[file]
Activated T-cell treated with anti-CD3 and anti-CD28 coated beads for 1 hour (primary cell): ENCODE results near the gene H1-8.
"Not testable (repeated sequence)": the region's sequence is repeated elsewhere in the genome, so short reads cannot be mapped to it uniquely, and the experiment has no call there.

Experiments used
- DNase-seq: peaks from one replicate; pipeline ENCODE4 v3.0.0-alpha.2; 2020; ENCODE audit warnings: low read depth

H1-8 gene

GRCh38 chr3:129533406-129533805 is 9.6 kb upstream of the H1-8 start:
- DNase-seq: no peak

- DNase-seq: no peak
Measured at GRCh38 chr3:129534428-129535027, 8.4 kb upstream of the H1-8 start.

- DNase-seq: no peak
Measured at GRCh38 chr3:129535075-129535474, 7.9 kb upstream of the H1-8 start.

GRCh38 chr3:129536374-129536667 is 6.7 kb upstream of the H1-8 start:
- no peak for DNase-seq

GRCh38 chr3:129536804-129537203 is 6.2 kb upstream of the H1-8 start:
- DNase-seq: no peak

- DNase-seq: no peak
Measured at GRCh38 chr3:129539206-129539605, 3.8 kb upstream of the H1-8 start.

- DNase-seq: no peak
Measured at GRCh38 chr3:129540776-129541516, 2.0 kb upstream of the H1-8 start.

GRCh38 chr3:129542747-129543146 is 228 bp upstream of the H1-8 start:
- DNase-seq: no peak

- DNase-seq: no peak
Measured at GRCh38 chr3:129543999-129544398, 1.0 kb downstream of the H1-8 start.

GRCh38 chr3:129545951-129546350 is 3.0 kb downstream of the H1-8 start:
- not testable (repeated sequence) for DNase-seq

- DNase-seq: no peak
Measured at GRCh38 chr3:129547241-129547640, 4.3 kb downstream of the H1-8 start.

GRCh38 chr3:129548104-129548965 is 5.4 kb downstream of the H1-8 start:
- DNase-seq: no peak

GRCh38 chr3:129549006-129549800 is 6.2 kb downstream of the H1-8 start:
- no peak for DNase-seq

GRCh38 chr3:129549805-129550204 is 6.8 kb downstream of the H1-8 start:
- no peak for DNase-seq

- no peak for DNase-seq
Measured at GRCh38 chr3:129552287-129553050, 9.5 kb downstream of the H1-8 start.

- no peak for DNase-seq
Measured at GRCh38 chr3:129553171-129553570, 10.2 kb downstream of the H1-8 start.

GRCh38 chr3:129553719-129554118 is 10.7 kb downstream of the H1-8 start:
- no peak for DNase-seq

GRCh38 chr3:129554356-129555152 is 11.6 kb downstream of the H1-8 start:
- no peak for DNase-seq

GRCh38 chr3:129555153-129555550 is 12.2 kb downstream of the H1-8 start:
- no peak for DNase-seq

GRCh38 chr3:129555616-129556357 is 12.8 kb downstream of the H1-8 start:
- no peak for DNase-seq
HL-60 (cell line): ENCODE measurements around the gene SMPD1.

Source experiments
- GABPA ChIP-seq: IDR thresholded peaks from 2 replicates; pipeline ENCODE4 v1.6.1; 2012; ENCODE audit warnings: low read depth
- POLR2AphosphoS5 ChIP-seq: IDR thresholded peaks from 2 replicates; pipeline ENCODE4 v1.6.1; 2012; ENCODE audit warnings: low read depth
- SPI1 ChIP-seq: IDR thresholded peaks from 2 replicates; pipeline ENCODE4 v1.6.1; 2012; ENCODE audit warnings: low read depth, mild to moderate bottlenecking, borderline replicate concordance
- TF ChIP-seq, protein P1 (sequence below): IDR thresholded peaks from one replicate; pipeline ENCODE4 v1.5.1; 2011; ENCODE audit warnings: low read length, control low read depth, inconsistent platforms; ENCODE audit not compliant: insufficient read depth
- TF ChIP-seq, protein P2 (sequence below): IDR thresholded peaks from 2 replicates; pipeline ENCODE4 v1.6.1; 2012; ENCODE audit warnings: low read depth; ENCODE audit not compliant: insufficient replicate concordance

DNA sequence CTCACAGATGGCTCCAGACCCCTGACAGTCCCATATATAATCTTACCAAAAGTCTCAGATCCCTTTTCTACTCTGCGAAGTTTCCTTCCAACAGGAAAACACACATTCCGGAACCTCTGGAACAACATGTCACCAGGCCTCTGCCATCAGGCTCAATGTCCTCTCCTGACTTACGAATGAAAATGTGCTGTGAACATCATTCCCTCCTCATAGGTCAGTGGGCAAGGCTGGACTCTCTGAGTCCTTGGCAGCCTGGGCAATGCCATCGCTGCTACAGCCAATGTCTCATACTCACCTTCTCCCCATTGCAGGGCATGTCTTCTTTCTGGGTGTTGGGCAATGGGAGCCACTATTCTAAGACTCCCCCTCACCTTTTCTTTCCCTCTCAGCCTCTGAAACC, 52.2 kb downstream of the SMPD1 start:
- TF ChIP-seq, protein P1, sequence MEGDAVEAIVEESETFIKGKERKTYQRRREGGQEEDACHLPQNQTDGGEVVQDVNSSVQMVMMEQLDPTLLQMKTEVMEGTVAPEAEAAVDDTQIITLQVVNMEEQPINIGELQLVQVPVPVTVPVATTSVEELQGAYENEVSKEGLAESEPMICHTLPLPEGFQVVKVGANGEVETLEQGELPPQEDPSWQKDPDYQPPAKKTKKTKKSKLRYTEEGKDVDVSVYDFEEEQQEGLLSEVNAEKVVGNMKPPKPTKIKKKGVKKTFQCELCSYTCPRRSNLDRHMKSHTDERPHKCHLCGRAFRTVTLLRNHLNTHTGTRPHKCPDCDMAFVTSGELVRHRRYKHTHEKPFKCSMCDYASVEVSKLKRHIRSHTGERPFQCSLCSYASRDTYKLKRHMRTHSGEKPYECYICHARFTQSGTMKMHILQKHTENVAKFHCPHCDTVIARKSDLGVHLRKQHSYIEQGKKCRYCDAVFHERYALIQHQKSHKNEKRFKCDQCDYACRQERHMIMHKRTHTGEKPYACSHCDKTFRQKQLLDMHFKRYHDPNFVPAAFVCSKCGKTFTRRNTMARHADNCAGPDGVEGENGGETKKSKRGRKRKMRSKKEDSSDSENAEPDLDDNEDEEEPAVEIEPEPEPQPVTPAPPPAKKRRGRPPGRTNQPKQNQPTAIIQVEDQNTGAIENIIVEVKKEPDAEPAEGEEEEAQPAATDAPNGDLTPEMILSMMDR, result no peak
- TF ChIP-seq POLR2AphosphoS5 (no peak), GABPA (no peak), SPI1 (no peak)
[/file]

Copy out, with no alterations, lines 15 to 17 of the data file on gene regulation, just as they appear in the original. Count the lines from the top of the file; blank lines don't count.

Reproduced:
- DNase-seq: no peak

- DNase-seq: no peak
Measured at GRCh38 chr3:129539206-129539605, 3.8 kb upstream of the H1-8 start.